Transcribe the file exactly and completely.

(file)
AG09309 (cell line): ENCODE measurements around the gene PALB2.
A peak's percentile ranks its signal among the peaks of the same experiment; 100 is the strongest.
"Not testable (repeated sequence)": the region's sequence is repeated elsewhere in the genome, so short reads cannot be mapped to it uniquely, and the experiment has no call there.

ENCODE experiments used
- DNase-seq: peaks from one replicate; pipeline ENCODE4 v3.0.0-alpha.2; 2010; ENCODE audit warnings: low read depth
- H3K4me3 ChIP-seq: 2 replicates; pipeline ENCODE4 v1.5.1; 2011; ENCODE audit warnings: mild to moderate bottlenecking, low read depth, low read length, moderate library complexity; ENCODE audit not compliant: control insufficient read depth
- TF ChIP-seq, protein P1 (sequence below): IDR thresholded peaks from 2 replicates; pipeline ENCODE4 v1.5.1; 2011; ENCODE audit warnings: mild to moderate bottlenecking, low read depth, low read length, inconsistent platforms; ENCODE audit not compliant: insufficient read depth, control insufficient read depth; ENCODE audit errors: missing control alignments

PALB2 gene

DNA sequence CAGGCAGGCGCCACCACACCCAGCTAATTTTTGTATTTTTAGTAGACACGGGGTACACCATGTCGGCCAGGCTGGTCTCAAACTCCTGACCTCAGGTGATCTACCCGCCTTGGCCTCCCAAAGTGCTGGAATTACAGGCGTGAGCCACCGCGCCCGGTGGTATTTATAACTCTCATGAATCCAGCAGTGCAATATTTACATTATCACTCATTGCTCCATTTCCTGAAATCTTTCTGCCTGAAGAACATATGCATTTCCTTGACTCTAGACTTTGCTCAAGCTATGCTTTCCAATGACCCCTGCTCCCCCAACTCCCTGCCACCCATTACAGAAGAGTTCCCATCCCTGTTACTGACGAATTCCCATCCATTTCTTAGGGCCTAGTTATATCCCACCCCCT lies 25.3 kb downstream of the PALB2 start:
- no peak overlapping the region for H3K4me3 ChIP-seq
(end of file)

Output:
AG09309 (cell line): ENCODE measurements around the gene PALB2.
A peak's percentile ranks its signal among the peaks of the same experiment; 100 is the strongest.
"Not testable (repeated sequence)": the region's sequence is repeated elsewhere in the genome, so short reads cannot be mapped to it uniquely, and the experiment has no call there.

ENCODE experiments used
- DNase-seq: peaks from one replicate; pipeline ENCODE4 v3.0.0-alpha.2; 2010; ENCODE audit warnings: low read depth
- H3K4me3 ChIP-seq: 2 replicates; pipeline ENCODE4 v1.5.1; 2011; ENCODE audit warnings: mild to moderate bottlenecking, low read depth, low read length, moderate library complexity; ENCODE audit not compliant: control insufficient read depth
- TF ChIP-seq, protein P1 (sequence below): IDR thresholded peaks from 2 replicates; pipeline ENCODE4 v1.5.1; 2011; ENCODE audit warnings: mild to moderate bottlenecking, low read depth, low read length, inconsistent platforms; ENCODE audit not compliant: insufficient read depth, control insufficient read depth; ENCODE audit errors: missing control alignments

PALB2 gene

DNA sequence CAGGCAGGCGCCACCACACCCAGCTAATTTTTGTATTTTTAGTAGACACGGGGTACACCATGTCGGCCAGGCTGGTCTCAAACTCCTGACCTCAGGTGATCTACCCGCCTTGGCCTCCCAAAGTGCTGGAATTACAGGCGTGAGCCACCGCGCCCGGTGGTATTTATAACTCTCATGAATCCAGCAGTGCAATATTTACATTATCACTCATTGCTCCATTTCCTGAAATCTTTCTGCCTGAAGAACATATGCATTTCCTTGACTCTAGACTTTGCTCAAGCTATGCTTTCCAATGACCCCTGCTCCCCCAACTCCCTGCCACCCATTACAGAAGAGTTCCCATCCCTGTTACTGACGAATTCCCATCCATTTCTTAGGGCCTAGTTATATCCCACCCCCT lies 25.3 kb downstream of the PALB2 start:
- no peak overlapping the region for H3K4me3 ChIP-seq